I am lucky in that my mindset allows me to work hard on a turbo and enjoy it. Last winter much of my mileage was indoors and this year – which has been poor for me – still has had a lot indoors.

My tools of choice will be a Wahoo Kickr, Trainer Road and Sufferfest videos. I have a Zwift subscription but I prefer to train using Trainer Road and a focussed session. More on those tools in my next entry.

I intend linking to something I have found interesting or helpful in the world of podcasts in each blog entry I write.

Today it is a YouTube video which is produced by Trainer Road and features Justin Rossi who is a top amateur USA time trialler. It features his build up to the 2015 National Championship. Enjoy

 

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The mandatory introductory first post

I have decided to start this blog as a means of self-motivation – and I do recognise I need all the help I can get.

I have dabbled with time-trialling in 2015 but for about 6 months of 2016 I suffered quite a loss of motivation and struggled to do much. Each day I did not train I would kick myself and feel guilty but once you get into a rut it is hard to dig your way out.

My over-riding aim is to work hard over this winter, buy a TT bike in spring and then try and get PBs at each of the distances I have completed at so far – 10,25,50 and 100. Next spring is a big one for me as I turn 60. Probably a bit late to be starting a new sport but heck – why not.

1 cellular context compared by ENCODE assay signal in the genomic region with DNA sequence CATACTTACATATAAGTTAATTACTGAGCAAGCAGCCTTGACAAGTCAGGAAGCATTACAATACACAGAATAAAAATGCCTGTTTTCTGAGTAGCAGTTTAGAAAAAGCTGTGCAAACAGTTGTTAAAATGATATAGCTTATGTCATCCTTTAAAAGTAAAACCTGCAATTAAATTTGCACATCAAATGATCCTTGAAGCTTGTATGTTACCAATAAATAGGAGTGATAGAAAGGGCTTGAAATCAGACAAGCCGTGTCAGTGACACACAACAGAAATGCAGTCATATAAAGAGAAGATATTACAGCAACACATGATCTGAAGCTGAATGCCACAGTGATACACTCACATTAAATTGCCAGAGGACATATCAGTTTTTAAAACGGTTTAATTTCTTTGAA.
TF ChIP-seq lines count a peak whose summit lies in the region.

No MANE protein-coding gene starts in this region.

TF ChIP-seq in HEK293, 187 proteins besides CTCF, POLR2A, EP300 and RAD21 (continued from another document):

In this entry I say a bit about myself and follow that up with a couple more entries on targets and training plans.

This will not turn into a daily blog where I detail every training session but more of a progress update and comments on interesting things I discover as I dive into the time-trialling world.

So a bit about me. I have run since the age of around 28 when I stopped playing football and I absolutely love running. I would drop my other 2 sports (golf, cycling) immediately if I could be guaranteed to run without suffering calf injuries. However I have not run for 2.5 years and I have had very few injuries in that time so I don’t think I will be continuing running into the future.

I was a pretty reasonable distance runner when marathons and ultra-marathons being both my favourite events and the ones I was better at. I have cycled all my life but never been a club member or did it competitively until a couple of years ago. I have completed in a few triathlons and running was my best discipline. I don’t know the terms as they were called then but they were shortish distance 400m swim, 25M bike 5 mile run and a longer one 1K swim, 40K bike, 10M run. This was quite a lot of years ago.

I did move into indoor rowing for 5 years from 2001-2006. I rowed in the English, European and World Championships (anyone can enter these) all at 2K – which was never my best distance. My best time was at the worlds in Boston USA where I had a 7:01. However I also did a marathon (42K) and my time (2:47) was one of the best logged in the world that year in the 50-60 age group. Obviously elite athletes were not logging their time.

In 2015 I got into time-trialling and I improved from a first 10M of 28:30 to 25:59 over 5 efforts. Nothing exceptional and let’s be clear I will not be appearing on any leader boards or high up in results lists however well I do. That is not a reason not to try and improve though. My other key times were 2:13 for 50 and 4:48 for 100 miles respectively.

That is probably enough for an introduction for now. My next entry will talk about what my ambitions are and how I intend to keep myself motivated